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The Net Takeaway: Online, did you see Innovative? He was around here somewhere...


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Online, did you see Innovative? He was around here somewhere... · 04/12/2004 10:12 AM, Marketing

There have been 3 recent attempts at being clever online, most of which I think will backfire. I’ll tell you about them first, and see if we can figure out at the end why some work better than others.

The first is the Amex Seinfeld and Superman ad (requires Flash). Overall work by Ogilvy, web work by Digitas, it is a vanity project by Jerry Seinfeld to finally live his dream of being part of a Superman project. (Background info in the NY Times)

It includes a dreary set room where you can look at the short film, the making of the film, and a few other little widgets (and no easter eggs that I’m aware of, but there must be one somewhere). The movie itself? A snarky version of Superman hangs out with Jerry, arbitrarily forgetting some superpowers while using others for silliness. Oh, and a minor plug for Amex, so badly slipped in that it seems more sarcastic than earnest.

After watching it, I felt disappointed. My version of Superman has him more as a hero and less as a whiner. The Amex plug was just silly (though, to be fair, there are subtle Amex visuals throughout). And at the end, I didn’t find myself feeling better about Seinfeld, Superman, or Amex. I don’t think lowering my perception of the brand was the goal of this campaign.

Ok, then came news of the Burger King Chicken. Following the “have it your way” campaign revival, the desperate BK is trying anything to get people back into their restaurants. Besides lots of changes at the corporate level, they have hired Crispin Porter + Bogusky to fix things on a marketing level. The result? The Subservient Chicken with more info at BoingBoing here and here

In this Shockwave/Flash thingy, you see a man dressed in a chicken suit. You type phrases, and one of 300 or so clips is chosen based on your words. Some earnest web-folks have figured out the full list of phrases and clips here (Note the Crispin easter eggs)

This has all the hallmarks of being viral, except that its just… not. That is, all the links I see to it are less than complimentary. Most of them get the BK connection, and aren’t overly negative about that, as much as they all seem to feel that its a much ado about not much done (yes, Mr. Shakespeare would not have said it this way).

It also stinks of the men who dress as their favorite Anime (As an aside, if you dig this, known as kigurumi, more info about this here).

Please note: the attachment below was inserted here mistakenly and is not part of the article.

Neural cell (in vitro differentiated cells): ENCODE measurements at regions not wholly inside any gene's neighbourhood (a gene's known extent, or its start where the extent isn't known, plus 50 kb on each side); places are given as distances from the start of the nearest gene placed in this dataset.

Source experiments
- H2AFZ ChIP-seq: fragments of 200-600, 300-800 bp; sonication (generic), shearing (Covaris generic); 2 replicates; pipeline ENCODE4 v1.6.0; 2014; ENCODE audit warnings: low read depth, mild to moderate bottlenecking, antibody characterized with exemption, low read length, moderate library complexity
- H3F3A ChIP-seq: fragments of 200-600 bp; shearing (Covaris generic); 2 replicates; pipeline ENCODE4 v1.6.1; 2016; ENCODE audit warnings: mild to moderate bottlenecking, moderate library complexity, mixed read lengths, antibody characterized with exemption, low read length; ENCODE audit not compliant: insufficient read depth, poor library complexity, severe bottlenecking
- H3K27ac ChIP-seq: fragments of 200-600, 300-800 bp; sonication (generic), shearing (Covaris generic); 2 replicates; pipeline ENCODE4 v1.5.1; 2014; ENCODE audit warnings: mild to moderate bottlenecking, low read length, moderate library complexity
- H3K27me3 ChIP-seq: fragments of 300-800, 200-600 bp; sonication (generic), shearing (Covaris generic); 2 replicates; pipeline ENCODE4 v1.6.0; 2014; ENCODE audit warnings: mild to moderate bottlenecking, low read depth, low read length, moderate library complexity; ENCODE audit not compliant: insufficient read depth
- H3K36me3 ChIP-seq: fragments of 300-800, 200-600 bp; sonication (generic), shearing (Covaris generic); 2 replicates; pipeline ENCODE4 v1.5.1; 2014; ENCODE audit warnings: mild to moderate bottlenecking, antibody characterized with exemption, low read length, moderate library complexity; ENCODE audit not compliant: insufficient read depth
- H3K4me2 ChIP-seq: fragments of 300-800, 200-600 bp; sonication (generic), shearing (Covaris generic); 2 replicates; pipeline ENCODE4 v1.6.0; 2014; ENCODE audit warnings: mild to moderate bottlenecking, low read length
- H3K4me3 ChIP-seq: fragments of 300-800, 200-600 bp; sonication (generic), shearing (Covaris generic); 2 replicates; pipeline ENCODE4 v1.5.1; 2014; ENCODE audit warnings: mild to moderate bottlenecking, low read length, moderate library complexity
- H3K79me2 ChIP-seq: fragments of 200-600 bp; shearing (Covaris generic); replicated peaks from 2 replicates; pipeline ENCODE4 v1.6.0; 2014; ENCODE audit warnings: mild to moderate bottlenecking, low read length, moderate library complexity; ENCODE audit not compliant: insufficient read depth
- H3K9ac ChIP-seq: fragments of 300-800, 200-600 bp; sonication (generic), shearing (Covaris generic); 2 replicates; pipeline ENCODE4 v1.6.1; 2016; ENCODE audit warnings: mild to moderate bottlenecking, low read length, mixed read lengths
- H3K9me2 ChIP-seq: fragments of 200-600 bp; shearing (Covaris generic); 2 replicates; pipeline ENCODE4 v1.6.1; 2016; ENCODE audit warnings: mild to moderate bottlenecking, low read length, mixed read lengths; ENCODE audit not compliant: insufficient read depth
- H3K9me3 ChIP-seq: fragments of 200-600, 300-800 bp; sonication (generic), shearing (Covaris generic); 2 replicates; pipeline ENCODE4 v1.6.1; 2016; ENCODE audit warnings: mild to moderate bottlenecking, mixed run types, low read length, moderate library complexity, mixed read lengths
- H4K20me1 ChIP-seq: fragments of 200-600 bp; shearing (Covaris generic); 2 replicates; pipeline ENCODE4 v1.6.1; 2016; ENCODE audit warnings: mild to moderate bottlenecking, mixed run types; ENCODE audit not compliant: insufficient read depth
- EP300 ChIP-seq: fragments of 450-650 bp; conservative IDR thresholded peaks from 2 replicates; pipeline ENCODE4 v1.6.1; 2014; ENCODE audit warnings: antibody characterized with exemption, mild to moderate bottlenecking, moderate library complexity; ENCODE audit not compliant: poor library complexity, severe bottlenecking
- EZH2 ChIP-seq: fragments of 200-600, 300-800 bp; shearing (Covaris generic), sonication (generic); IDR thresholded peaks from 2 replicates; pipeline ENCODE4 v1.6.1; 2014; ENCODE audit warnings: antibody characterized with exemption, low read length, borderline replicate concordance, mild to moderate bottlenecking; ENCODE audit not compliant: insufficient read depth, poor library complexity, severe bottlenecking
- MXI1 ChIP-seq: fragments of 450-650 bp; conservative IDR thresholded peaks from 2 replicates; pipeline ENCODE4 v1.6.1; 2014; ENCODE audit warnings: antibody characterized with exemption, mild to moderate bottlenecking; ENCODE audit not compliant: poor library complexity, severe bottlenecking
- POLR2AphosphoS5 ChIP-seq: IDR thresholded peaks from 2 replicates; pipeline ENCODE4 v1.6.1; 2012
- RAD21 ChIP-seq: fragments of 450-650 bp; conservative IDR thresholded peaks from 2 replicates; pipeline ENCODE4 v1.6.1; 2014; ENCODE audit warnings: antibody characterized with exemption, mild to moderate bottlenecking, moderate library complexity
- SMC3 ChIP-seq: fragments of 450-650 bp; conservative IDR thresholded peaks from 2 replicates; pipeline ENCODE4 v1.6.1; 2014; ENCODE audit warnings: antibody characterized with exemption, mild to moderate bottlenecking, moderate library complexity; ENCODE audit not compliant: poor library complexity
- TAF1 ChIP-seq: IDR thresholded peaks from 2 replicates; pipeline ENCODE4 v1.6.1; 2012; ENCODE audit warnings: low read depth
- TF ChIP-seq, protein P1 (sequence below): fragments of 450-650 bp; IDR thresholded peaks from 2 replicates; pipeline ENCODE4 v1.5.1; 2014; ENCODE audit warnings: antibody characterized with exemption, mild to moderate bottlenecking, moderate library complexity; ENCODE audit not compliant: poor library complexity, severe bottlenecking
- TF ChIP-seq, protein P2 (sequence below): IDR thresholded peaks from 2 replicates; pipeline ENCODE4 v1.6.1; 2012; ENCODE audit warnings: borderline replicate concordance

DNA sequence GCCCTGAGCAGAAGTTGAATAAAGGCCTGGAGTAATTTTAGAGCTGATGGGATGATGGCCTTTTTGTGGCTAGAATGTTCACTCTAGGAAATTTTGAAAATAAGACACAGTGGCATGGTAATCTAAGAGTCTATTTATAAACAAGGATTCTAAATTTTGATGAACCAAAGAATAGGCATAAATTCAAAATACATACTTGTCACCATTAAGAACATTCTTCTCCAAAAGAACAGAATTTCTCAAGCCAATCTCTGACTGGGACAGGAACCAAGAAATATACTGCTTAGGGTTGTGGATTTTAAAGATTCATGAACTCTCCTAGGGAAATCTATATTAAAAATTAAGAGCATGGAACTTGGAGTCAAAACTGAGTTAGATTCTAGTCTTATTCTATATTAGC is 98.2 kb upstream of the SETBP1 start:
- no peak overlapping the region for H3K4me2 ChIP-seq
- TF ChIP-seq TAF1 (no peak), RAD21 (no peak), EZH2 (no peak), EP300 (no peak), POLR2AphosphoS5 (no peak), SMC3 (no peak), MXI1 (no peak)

Like so many Crispin projects, it has all the hallmarks of being cool without actually pulling it off. They did a similar thing with the Mini Cooper campaigns. Part one included paper-fold versions of the car in major magazines and that was fun. But then they got stuck on the Big Daddy Roth style of stickers, and these were less attractive to the audience buying the car. If anyone really cared about them, they would be on eBay… only, of course, they aren’t. The stickers were not virally placed on binders, they didn’t hallmark a resurgence in Big Daddy Roth clothing, and though Mini spokespeople say that they are popular “collector items”, a bit of Google hunting shows that no one seems very desperate to have them.

CP+B have also helped work on Ikea, and so Ikea has gone from being the cheap modern furniture store to… well, I can’t tell you, they’ve dropped off the face of the marketing planet except for having their owner crowned owner of the world. Their ads before won awards, but nowadays, they’ve gone dark. Maybe their next campaign is launching soon; I hope its better than the recent work.

Ok, a third one. Atari Games has made a new one called Driv3r. (Already, the 3l33t speak is a problem) But as a promotion, they hired Ridley Scott Associates (yes, that Ridley Scott) to make a movie for them. So, another BMW thing.

But think of this… it could have been done in the game itself! The engine (no pun intended) is great for graphics, and it would have been incredible to see the work that RS+A could do… in a virtual studio. Halo and Red Vs. Blue showed just how much fun this could be, and there are tons of 3D shooter movies (machinima), but Driv3r could have been special.

Instead, they focus on taking a mainstream media, and “linking” it to the game.

And now we see why all of these will fail. They have the common failing of most online advertising. They are trying to slap traditional forms of media onto the computer screen, instead of making something new and interactive. “But wait”, you cry, “the chicken is interactive!”. Yes, but its not innovative. There are lots of hip cool flash artworks out there which have a twist, something news, something clever. The Handwriting Clock is simple, but clever on many levels (use of the traditional form of writing on a screen, etc.). The chicken is just… dumb.

Kids will enjoy it for a short time. It may win an award. But if this is the best we can do, then its no wonder advertising is losing.

“Ok, big mouth, what would you do differently?” I would put my money where my mouth is. If I were BK and I was trying to be innovative online, I would appeal to the primary online segments.

Anyway, don’t just listen to me. Kill a few minutes, play with all three. But I don’t see any innovative here, I just see more of the same. And that’s so disappointing.

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